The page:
Look carefully: the carved wooden sign advertising the Indigo Plum shoe store is really a holdover from the days when the Sluys had a shoe store on Front Street.                                Terryl Asla/Kitsap News Group

Look carefully: the carved wooden sign advertising the Indigo Plum shoe store is really a holdover from the days when the Sluys had a shoe store on Front Street. Terryl Asla/Kitsap News Group

An exquisite tile mural depicting an older couple folk dancing. It, too, once hung in Loretta’s Gift Shop and now will become the property of West Sound Group.                                Terryl Asla/Kitsap News Group

An exquisite tile mural depicting an older couple folk dancing. It, too, once hung in Loretta’s Gift Shop and now will become the property of West Sound Group. Terryl Asla/Kitsap News Group

Detail of one of the handmade quilt squares gracing one of the two Poulsbo Heritage Quilts that were done by local craftspeople and that the Sluys purchased. They, too, are included in the furnishings included in the sale.                                Terryl Asla/Kitsap News Group

Detail of one of the handmade quilt squares gracing one of the two Poulsbo Heritage Quilts that were done by local craftspeople and that the Sluys purchased. They, too, are included in the furnishings included in the sale. Terryl Asla/Kitsap News Group

The 1968 mural on the wall in Sluys’ Bakery was done by a local artist, the late Anne Campbell, and depicts Front street in the early 20th century as seen from the curve in the street just past what was then the Olympic Hotel on the right. Notice there was still ocean where the the Muriel Iverson Williams Waterfront Park is today. The man in the bakery wagon in the lower left corner is Marion Sluys.                                Terryl Asla/Kitsap News Group

The 1968 mural on the wall in Sluys’ Bakery was done by a local artist, the late Anne Campbell, and depicts Front street in the early 20th century as seen from the curve in the street just past what was then the Olympic Hotel on the right. Notice there was still ocean where the the Muriel Iverson Williams Waterfront Park is today. The man in the bakery wagon in the lower left corner is Marion Sluys. Terryl Asla/Kitsap News Group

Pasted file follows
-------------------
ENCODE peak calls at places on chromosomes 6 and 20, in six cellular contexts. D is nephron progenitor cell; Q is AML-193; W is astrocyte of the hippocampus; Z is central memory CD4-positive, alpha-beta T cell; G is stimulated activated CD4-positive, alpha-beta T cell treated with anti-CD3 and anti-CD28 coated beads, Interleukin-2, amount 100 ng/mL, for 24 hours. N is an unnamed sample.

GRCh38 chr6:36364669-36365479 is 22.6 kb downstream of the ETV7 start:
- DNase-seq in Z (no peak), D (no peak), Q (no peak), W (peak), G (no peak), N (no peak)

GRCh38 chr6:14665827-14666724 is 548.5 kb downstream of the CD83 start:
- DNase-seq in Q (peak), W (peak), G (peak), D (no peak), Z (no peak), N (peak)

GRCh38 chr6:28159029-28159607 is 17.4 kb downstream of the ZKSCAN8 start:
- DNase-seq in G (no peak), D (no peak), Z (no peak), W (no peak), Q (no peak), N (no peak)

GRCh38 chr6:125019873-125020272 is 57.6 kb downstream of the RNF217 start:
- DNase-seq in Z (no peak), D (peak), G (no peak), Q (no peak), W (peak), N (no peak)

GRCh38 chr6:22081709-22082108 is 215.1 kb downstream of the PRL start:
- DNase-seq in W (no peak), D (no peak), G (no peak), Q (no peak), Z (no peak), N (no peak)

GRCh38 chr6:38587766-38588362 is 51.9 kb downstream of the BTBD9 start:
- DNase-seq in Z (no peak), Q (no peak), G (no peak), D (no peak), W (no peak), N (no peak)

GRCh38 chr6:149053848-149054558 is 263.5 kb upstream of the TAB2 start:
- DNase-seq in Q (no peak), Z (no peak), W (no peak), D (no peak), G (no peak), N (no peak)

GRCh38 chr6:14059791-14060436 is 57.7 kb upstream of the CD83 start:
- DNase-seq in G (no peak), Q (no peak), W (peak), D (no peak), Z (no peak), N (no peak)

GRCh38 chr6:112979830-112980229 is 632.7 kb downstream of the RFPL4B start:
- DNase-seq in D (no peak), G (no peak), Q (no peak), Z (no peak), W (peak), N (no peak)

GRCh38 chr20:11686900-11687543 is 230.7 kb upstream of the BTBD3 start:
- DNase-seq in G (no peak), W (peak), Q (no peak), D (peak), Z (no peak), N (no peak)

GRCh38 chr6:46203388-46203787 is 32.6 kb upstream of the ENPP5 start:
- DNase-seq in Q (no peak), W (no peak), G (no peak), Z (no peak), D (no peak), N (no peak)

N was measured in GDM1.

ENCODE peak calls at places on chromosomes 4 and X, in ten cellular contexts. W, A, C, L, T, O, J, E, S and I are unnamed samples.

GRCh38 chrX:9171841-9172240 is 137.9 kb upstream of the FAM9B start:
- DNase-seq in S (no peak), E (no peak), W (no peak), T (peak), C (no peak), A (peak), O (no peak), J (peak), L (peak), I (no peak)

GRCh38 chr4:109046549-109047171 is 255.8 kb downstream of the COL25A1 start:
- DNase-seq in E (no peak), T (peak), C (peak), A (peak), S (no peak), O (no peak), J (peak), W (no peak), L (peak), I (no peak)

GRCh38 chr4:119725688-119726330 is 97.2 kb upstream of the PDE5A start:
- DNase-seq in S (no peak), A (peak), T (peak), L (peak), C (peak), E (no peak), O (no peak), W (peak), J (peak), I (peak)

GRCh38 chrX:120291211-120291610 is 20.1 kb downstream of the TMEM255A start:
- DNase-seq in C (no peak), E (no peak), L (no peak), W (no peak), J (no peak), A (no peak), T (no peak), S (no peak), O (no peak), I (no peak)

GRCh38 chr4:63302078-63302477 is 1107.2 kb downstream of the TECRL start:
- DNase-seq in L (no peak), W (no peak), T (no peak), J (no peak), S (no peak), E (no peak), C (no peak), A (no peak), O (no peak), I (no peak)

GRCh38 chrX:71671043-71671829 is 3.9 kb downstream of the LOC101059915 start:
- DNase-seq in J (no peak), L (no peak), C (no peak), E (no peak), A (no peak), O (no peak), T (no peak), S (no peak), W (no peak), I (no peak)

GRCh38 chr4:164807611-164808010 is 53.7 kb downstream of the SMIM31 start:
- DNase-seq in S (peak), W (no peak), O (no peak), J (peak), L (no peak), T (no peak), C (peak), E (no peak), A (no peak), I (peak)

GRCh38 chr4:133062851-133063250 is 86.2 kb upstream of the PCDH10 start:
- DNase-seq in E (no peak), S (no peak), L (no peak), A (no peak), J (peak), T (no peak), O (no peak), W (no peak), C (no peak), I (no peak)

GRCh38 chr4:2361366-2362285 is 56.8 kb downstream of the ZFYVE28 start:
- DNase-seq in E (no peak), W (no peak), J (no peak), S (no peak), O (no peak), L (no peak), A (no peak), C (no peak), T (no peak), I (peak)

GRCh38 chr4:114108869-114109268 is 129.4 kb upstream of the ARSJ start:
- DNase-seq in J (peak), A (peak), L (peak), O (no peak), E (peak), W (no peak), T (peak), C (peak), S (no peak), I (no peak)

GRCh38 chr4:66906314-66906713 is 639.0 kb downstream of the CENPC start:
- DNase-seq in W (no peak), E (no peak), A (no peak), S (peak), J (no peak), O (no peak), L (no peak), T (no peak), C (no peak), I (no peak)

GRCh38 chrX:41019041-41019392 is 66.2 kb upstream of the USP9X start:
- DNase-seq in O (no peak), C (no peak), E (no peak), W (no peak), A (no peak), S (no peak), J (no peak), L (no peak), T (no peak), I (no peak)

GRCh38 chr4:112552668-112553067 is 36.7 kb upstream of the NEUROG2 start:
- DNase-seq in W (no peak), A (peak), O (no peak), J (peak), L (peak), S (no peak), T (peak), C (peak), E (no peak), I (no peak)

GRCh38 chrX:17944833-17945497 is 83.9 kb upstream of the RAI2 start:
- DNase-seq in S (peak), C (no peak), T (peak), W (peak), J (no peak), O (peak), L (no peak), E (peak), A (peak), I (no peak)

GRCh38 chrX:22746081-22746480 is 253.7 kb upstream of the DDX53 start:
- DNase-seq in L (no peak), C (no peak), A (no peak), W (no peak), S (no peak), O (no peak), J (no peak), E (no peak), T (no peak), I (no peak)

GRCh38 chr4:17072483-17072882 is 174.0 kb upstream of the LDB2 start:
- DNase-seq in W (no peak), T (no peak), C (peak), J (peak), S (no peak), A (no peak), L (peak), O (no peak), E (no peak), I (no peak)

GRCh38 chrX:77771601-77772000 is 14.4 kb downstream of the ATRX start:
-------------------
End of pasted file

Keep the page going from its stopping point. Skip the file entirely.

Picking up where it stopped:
A detail of the large mural showing the early Poulsbo waterfront as seen from out in Liberty Bay. It hangs on the wall in the narrow lane on Front Street that leads to the entrance to Tizley’s Europub.                                Terryl Asla/Kitsap News Group

A detail of the large mural showing the early Poulsbo waterfront as seen from out in Liberty Bay. It hangs on the wall in the narrow lane on Front Street that leads to the entrance to Tizley’s Europub. Terryl Asla/Kitsap News Group

Another detail from the Poulsbo waterfront mural by Tizley’s. Ideally, the mural should be re-located to where it can be viewed from 15 or 20 feet away to fully appreciate the impressionistic style.                                Terryl Asla/Kitsap News Group

Another detail from the Poulsbo waterfront mural by Tizley’s. Ideally, the mural should be re-located to where it can be viewed from 15 or 20 feet away to fully appreciate the impressionistic style. Terryl Asla/Kitsap News Group